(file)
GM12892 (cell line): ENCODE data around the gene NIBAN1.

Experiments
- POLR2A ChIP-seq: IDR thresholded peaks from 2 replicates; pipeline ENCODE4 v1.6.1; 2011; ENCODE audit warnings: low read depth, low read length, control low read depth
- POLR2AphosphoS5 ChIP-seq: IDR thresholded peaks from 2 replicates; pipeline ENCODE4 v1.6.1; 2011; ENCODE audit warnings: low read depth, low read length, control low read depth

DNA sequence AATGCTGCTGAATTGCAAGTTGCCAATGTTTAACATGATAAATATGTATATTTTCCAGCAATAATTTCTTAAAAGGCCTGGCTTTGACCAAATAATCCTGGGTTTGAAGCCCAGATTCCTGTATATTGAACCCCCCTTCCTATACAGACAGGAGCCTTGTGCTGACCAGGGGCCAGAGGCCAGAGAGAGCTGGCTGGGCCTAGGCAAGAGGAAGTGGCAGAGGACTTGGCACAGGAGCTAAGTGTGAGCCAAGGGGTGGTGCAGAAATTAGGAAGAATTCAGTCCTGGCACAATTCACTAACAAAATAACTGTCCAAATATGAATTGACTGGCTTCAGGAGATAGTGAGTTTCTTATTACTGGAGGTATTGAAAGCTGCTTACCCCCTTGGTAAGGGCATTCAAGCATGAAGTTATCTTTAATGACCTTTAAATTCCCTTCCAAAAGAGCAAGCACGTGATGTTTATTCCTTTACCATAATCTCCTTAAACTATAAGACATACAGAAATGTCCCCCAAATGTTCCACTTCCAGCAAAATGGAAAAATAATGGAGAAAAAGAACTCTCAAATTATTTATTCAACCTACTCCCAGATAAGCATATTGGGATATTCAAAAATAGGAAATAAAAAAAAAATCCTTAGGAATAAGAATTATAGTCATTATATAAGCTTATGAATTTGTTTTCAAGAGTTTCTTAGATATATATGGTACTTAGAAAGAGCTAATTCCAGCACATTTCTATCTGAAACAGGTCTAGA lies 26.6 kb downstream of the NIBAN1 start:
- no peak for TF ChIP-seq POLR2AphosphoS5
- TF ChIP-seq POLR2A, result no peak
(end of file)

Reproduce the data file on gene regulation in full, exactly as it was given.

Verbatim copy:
GM12892 (cell line): ENCODE data around the gene NIBAN1.

Experiments
- POLR2A ChIP-seq: IDR thresholded peaks from 2 replicates; pipeline ENCODE4 v1.6.1; 2011; ENCODE audit warnings: low read depth, low read length, control low read depth
- POLR2AphosphoS5 ChIP-seq: IDR thresholded peaks from 2 replicates; pipeline ENCODE4 v1.6.1; 2011; ENCODE audit warnings: low read depth, low read length, control low read depth

DNA sequence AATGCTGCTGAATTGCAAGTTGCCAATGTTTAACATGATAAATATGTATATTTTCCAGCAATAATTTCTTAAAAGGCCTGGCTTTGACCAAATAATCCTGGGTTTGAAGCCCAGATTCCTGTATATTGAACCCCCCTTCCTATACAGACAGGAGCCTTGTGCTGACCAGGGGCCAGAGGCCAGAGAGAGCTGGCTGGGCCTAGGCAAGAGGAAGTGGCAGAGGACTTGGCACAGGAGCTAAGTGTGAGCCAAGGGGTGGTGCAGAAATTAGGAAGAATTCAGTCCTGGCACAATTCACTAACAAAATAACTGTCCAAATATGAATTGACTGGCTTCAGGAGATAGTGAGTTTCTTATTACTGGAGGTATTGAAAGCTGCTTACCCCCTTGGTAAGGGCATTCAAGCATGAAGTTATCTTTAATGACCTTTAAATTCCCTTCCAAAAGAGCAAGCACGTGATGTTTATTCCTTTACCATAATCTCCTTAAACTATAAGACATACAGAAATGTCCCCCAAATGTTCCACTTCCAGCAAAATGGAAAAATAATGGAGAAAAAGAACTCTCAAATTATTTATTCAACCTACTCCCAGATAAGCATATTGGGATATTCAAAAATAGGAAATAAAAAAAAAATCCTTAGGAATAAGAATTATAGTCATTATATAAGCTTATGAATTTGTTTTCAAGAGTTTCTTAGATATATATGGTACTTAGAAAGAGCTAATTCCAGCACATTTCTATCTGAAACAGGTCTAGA lies 26.6 kb downstream of the NIBAN1 start:
- no peak for TF ChIP-seq POLR2AphosphoS5
- TF ChIP-seq POLR2A, result no peak